Rutherford, Ernest Rutherford, 1st Baron
Ernest Rutherford Rutherford, 1st Baron, 1871–1937, British physicist, b. New Zealand. Rutherford left New Zealand in 1895, having earned three degrees from the Univ. of New Zealand but having failed to secure a post as a schoolteacher. After working under J. J. Thomson at Cambridge he was professor of physics at McGill Univ. (1898–1907), professor and director of the physical laboratory at the Univ. of Manchester (1907–19), and in 1919 succeeded Thomson as professor and director of the Cavendish Laboratory at Cambridge.
Rutherford is known for his studies of radioactivity and for his discovery of the atomic nucleus. He discovered and named alpha and beta radiation and with Frederick Soddy proposed a theory of radioactive transformation of atoms; for this work he was awarded the 1908 Nobel Prize in Chemistry. On the basis of experiments with alpha rays carried out under his direction by H. Geiger and E. Marsden he was led (1911) to a description of the atom as a small, heavy nucleus surrounded by orbital electrons; this nuclear model of the atom was taken by Niels Bohr (1913) and combined with the new quantum theory to provide the basic description of the atom still accepted today. In the course of his researches, Rutherford produced hydrogen by bombarding atoms of various elements, e.g., nitrogen, with helium nuclei (alpha rays); these results, published in 1919, were the first evidence of artificially produced splitting of atomic nuclei. In addition to his own work, he was known for his outstanding leadership in directing the research of others.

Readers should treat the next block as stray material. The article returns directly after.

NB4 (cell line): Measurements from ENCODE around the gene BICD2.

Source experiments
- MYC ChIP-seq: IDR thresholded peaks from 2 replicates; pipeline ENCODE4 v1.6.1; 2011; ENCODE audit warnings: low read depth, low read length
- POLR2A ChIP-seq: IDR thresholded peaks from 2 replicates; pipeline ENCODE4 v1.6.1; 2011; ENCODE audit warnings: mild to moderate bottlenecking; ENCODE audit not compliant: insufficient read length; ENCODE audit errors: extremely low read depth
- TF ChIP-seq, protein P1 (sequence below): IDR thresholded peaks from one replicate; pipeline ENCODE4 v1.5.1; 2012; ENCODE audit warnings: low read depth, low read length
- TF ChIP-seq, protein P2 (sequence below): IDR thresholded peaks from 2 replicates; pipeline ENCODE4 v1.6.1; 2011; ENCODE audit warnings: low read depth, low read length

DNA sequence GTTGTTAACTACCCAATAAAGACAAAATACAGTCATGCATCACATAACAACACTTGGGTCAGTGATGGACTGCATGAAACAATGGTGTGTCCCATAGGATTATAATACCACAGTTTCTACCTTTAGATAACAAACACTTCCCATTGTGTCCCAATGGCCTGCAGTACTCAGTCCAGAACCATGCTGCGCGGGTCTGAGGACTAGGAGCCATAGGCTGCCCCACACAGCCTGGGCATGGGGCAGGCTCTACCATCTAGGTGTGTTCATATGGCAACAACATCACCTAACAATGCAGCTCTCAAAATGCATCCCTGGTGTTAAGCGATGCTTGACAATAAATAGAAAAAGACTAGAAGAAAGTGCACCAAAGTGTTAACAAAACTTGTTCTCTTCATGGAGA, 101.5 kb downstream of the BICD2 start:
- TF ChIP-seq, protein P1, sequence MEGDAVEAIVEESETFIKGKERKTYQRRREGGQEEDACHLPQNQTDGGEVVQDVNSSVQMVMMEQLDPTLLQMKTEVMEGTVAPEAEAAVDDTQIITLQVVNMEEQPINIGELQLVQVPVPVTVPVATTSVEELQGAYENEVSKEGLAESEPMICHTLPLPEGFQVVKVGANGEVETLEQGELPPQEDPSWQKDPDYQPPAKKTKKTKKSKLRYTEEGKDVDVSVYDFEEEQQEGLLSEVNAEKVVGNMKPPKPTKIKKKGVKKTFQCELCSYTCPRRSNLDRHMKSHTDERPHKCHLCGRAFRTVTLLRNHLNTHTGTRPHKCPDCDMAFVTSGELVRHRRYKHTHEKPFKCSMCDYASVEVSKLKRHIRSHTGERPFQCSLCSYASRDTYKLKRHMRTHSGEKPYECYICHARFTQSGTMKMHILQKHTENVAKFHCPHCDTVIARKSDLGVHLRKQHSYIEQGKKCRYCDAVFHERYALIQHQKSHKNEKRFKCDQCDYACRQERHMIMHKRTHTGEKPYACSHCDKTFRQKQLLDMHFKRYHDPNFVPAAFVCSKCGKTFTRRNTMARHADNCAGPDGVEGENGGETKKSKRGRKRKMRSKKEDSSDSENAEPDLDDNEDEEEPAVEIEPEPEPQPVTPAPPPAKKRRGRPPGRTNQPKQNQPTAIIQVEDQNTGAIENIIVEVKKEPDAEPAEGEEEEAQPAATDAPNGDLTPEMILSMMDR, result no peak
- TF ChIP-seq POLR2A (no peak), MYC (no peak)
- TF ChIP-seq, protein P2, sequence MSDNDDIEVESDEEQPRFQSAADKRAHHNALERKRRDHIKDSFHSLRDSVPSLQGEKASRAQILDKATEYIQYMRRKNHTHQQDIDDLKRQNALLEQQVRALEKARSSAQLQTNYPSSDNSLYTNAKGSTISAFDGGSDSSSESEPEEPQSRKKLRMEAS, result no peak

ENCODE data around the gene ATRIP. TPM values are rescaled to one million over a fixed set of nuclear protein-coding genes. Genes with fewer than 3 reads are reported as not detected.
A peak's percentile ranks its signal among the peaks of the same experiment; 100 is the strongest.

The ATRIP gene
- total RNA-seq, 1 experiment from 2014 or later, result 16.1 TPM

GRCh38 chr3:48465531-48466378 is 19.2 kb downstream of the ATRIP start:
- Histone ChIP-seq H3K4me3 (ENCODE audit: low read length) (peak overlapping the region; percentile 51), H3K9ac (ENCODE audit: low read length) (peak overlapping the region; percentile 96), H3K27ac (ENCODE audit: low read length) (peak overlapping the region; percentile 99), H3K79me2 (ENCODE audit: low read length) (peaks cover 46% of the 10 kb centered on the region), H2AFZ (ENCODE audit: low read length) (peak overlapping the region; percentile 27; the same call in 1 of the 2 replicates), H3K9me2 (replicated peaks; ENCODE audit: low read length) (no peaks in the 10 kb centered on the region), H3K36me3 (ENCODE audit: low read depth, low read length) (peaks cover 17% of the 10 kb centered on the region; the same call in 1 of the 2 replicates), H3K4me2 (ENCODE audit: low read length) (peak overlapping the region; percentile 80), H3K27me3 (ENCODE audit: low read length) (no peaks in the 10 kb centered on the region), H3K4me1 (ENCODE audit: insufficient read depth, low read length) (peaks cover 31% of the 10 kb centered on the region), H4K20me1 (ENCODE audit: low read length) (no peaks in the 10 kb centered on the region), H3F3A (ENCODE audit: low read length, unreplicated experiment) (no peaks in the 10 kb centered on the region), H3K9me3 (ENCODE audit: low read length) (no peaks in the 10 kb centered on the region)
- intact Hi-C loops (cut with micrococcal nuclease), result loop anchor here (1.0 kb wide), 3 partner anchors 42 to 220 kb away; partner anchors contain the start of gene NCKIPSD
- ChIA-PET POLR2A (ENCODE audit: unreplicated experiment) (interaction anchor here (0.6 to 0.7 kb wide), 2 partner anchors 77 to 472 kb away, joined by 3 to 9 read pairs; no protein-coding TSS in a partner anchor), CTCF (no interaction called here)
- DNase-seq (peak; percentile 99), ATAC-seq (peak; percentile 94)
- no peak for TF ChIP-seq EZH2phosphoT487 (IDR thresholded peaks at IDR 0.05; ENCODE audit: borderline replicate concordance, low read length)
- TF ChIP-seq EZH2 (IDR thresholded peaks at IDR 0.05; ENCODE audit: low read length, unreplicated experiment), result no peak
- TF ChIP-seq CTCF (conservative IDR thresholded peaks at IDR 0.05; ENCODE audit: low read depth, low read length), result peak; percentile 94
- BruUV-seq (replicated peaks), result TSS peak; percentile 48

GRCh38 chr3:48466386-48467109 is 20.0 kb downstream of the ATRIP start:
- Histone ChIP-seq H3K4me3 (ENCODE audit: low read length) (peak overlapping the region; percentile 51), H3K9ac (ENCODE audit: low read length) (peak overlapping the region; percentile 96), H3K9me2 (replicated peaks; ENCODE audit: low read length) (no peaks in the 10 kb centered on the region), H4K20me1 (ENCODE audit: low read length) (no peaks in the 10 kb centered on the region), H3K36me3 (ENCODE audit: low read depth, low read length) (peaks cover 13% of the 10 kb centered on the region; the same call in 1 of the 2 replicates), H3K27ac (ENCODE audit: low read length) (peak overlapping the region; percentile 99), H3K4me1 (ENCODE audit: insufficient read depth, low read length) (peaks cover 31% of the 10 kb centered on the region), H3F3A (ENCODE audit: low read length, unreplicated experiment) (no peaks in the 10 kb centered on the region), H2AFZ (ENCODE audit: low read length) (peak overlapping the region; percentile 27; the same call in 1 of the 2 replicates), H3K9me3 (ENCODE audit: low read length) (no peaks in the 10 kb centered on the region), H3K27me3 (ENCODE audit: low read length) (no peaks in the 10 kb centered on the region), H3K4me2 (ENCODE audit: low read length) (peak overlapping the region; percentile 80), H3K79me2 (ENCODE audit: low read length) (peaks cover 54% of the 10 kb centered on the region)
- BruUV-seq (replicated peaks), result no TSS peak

Rutherford was knighted in 1914 and elevated to the peerage in 1931. His works include Radioactive Transformations (1906), The Electrical Structure of Matter (1926), The Artificial Transmutation of the Elements (1933), and The Newer Alchemy (1937). His collected papers were compiled by Sir James Chadwick (3 vol., 1962–65).
See biographies by A. S. Eve (1939), E. N. da C. Andrade (1964, repr. 1990), D. Wilson (1983), and J. Campbell (1999); studies by M. Oliphant (1972), T. J. Trenn (1977) and W. R. Shea and M. A. Bunge, ed. (1979).